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My guess is that some kind of algo will kick in that will start to lower the crawl frequency until the content returns, at which point the algo will cause the crawl frequency to ramp back up to whatever it was before the temporary 404 situation.
It's certainly nothing to worry about anyway; Google want your content in their index as much as you do.
However, one has to take issue with the reasons for the outage, as it could adversely affect the website in other ways. Viewers won't return if they see the site down, you may lose a sale, your existing customers/viewers will lose faith, and so on.
If the problem is because of the service provider, you may be better to look elsewhere for a more reliable one. But a word of caution: changing a website to another server requires professional assistance, as it has to be done methodically and precisely.
Only the index page is still listed, and the cache date has reverted to one from 9 months ago. They didn't keep any of the recent cache samples. At the time of the outage they did have a cache only a few days old, but they have dumped it in favour of a much older one.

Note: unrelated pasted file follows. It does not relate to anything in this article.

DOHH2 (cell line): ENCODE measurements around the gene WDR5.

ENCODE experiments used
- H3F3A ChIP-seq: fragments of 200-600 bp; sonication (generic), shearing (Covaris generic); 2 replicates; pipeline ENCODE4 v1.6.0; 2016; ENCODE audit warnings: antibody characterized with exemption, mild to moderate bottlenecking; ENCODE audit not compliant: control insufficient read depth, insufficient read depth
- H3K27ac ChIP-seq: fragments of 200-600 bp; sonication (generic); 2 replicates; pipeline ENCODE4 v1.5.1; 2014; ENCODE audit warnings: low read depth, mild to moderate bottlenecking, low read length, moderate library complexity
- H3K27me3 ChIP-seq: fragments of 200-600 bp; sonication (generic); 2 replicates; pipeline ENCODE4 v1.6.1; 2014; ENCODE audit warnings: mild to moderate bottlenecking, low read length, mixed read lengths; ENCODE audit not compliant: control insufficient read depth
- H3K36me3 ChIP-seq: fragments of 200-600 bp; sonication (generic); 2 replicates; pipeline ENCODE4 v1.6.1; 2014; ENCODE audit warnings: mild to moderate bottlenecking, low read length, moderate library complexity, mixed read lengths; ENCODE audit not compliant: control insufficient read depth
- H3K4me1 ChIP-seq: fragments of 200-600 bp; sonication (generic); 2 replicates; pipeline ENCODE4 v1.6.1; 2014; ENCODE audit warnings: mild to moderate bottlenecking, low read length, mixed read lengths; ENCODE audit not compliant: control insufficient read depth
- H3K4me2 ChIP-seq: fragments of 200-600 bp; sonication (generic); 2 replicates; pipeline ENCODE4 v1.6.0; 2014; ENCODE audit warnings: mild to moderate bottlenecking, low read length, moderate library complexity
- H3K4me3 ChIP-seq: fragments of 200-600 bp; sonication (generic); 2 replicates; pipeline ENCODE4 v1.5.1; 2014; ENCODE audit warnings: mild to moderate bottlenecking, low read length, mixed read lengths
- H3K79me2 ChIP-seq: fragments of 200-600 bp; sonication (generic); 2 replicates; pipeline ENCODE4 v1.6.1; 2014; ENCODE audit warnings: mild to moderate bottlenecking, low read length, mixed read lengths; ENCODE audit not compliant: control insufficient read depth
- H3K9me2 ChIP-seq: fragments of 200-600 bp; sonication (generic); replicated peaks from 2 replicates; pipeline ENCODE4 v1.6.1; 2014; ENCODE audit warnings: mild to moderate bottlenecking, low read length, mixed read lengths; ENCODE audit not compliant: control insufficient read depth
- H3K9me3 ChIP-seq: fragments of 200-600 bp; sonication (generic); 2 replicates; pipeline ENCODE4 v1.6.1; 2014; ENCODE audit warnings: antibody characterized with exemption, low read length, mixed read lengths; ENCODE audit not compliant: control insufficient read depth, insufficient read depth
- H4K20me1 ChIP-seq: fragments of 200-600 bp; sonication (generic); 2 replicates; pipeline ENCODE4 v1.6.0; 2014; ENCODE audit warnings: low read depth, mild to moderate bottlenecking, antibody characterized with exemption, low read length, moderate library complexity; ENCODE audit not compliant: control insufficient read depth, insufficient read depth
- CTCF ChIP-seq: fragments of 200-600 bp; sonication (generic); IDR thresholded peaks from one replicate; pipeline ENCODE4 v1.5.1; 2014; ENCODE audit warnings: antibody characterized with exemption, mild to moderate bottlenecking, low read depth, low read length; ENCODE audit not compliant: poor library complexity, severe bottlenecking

If the site had come back online during the initial two weeks, I suspect there would have been very little long term damage. The site is still down (5 weeks now).
It was a server move gone bad (my fault for not registering new nameservers)
Had a redirect from the old server to the new server so you could see the home page, but all the internal pages gave 404's.
If I was in control of it, I might have done the redirects differently, but everything was already deleted off the old server, so I spent most my time escalating through the ranks of my domain registrar trying to get them to register the new name servers.